I love you the way you are

It’s a star that shines in you forever

When I have a baby boy

that plays with a toy

A butterfly has beautiful wings

is filled with the colours of a rainbow

I love to share with all my friends

that they are in my heart

My love is a light that shines in my heart

and we never be apart

I live my life to be with my wife

An angel has beautiful wings

that flap in the night

 

I was so touched by this poem. I will always treasure it. It blessed my life. She is a special lady.

Yesterday, I was sailing along at work and then something happened that sent me into full-on stress mode. Although I was admonished to not stress about it by one of the managers, I did. It’s in my nature. What can I say? And then I had a phone call with one of our clients that I need to share with you.

A little bit of background. “Toby” (not his real name) is a new client to our organisation and lives in one of the homes that we run. He is a country boy and was raised on an outback cattle station with the men. He swears like a trooper. When his father died, Toby came into full-time care. Toby and I haven’t had a lot of interaction as he is easily agitated and will often yell when agitated. At these times, conversations are impossible. Yesterday, I needed to call his home looking for one of our managers who was visiting. The conversation went something like this:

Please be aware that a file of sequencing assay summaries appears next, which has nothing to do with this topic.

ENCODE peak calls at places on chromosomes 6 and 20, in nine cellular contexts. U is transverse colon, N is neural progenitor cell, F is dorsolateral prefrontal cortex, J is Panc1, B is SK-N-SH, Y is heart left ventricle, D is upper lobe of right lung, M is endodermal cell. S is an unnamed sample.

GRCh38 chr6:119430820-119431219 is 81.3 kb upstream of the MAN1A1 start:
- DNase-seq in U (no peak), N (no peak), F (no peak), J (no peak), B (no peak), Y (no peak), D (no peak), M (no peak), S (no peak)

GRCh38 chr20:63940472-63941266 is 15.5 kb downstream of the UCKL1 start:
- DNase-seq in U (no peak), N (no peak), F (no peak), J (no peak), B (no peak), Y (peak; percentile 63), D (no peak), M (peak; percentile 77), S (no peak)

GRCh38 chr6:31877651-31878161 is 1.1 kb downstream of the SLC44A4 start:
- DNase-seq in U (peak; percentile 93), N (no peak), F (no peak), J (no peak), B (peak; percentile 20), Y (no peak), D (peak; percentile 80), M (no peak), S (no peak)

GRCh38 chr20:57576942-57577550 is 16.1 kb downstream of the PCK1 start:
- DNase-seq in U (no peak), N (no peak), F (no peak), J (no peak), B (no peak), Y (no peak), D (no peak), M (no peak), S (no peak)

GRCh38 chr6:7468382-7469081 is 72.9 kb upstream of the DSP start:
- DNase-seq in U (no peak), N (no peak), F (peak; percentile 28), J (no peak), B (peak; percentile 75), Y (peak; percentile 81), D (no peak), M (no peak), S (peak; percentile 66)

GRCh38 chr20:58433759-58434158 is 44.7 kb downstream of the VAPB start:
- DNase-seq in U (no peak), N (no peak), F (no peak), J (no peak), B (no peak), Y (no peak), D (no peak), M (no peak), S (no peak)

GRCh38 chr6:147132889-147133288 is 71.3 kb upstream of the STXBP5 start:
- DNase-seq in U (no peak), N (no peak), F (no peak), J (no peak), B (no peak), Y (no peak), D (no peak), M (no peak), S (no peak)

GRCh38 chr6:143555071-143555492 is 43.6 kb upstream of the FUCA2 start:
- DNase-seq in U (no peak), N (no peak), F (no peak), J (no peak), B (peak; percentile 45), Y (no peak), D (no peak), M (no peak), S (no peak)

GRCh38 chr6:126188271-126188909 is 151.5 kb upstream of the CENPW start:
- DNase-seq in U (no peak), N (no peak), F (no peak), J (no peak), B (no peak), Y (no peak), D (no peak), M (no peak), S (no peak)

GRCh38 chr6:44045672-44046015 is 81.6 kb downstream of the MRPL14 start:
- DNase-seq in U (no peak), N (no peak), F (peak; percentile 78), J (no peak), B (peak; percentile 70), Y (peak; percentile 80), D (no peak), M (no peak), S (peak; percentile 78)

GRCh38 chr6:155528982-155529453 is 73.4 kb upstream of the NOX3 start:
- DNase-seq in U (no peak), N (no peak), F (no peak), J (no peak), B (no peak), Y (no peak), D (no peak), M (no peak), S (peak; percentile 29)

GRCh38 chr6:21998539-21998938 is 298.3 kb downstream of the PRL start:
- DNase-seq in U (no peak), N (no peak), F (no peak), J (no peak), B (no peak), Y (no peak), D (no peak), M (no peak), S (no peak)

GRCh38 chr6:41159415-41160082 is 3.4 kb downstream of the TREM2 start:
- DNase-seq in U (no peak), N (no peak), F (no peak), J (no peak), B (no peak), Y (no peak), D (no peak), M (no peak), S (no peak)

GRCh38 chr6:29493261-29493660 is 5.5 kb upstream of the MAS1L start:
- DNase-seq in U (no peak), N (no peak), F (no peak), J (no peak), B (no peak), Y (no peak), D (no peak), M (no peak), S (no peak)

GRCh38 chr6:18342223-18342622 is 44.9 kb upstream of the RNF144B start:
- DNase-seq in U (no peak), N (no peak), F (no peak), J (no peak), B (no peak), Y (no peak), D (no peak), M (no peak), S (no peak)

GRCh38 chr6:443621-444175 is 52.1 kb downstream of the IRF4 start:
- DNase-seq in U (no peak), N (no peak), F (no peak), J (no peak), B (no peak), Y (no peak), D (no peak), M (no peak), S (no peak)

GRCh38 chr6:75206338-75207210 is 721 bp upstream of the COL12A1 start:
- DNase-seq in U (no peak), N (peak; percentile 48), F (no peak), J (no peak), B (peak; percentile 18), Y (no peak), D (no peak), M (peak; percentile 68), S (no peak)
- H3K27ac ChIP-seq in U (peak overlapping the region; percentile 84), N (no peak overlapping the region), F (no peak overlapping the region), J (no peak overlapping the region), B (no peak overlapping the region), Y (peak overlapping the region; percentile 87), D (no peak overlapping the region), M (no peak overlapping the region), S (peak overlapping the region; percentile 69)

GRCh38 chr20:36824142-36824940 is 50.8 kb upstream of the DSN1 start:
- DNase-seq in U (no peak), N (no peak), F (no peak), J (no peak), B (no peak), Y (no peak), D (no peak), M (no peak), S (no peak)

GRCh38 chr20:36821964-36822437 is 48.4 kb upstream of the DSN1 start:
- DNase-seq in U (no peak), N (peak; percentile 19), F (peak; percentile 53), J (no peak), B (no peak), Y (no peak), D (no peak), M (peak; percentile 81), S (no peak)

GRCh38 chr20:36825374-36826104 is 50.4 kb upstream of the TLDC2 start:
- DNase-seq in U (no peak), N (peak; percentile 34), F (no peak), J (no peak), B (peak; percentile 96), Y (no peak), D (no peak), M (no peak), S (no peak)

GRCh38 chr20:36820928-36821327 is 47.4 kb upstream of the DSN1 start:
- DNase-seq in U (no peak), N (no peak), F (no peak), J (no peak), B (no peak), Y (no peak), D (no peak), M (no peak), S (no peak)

(ring, ring)

T: Hello darling

Me: Is that you T?

T: Yes. Is that you Meghan?

Me: No, it’s Sue from the office. Do you know who I am?

T: I know you darling.

Me: Is xxx there? I need to talk with her.

T: No. She’s gone. Ann is here now.

Me: Can I talk to Ann?

T: Yes

(long pause in which I still hear breathing)

Me: Can I talk to Ann?

T: Yes

Me: Will you put her on the phone?

T: Yes

(another long pause)

Me: Where is Ann?

T: She’s here. xxx has gone.

(Hearing Ann in the background asking who it is, T replies “It’s Sue from the office”)

Me: Okay, T can you tell Ann that it’s okay. I’ll call xxx on her mobile.

(T to Ann “It’s ok Ann. She’ll call xxx)

Me: Well I’d better hang up then

T: Have a good afternoon darling.

Me: You too T.

T: Have a good afternoon darling. Bye.

(click)

I should point out that T is a young man more than 20 years younger than me. This is the longest conversation that I have ever had with this young man and I was blessed. My day began getting better from that point on. It may not seem much to you but when I shared with some of my other colleagues the conversation that I had just had, they also saw the blessing in it.

The point of this post is to show you that blessings are all around us. It is also to show those of my readers who don’t have much interaction with people with disabilities that these people are just like you and me. They just express themselves in different way. And they are as much of a blessing in life as any other person.